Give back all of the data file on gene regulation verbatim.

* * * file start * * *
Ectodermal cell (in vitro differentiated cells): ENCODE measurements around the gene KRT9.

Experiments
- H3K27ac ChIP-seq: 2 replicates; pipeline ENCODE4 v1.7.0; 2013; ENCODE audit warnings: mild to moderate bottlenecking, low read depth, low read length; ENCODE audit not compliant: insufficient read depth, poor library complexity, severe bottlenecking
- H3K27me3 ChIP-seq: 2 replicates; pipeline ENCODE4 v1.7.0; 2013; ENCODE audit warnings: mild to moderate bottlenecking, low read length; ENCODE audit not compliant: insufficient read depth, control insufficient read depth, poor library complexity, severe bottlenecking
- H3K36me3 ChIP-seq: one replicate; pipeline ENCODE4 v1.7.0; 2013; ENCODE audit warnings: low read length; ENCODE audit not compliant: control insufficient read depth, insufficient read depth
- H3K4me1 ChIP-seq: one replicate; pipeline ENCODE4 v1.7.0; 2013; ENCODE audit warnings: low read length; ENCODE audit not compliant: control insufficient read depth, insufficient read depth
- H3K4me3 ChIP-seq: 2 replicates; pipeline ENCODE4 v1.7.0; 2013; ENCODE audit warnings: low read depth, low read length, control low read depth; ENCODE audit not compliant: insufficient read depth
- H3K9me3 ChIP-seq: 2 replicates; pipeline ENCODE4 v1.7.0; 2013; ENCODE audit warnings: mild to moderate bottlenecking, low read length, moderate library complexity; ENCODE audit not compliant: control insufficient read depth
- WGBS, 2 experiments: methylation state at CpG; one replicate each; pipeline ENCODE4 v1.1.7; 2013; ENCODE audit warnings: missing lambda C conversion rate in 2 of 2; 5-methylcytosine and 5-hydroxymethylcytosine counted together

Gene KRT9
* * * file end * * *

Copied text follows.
Ectodermal cell (in vitro differentiated cells): ENCODE measurements around the gene KRT9.

Experiments
- H3K27ac ChIP-seq: 2 replicates; pipeline ENCODE4 v1.7.0; 2013; ENCODE audit warnings: mild to moderate bottlenecking, low read depth, low read length; ENCODE audit not compliant: insufficient read depth, poor library complexity, severe bottlenecking
- H3K27me3 ChIP-seq: 2 replicates; pipeline ENCODE4 v1.7.0; 2013; ENCODE audit warnings: mild to moderate bottlenecking, low read length; ENCODE audit not compliant: insufficient read depth, control insufficient read depth, poor library complexity, severe bottlenecking
- H3K36me3 ChIP-seq: one replicate; pipeline ENCODE4 v1.7.0; 2013; ENCODE audit warnings: low read length; ENCODE audit not compliant: control insufficient read depth, insufficient read depth
- H3K4me1 ChIP-seq: one replicate; pipeline ENCODE4 v1.7.0; 2013; ENCODE audit warnings: low read length; ENCODE audit not compliant: control insufficient read depth, insufficient read depth
- H3K4me3 ChIP-seq: 2 replicates; pipeline ENCODE4 v1.7.0; 2013; ENCODE audit warnings: low read depth, low read length, control low read depth; ENCODE audit not compliant: insufficient read depth
- H3K9me3 ChIP-seq: 2 replicates; pipeline ENCODE4 v1.7.0; 2013; ENCODE audit warnings: mild to moderate bottlenecking, low read length, moderate library complexity; ENCODE audit not compliant: control insufficient read depth
- WGBS, 2 experiments: methylation state at CpG; one replicate each; pipeline ENCODE4 v1.1.7; 2013; ENCODE audit warnings: missing lambda C conversion rate in 2 of 2; 5-methylcytosine and 5-hydroxymethylcytosine counted together

Gene KRT9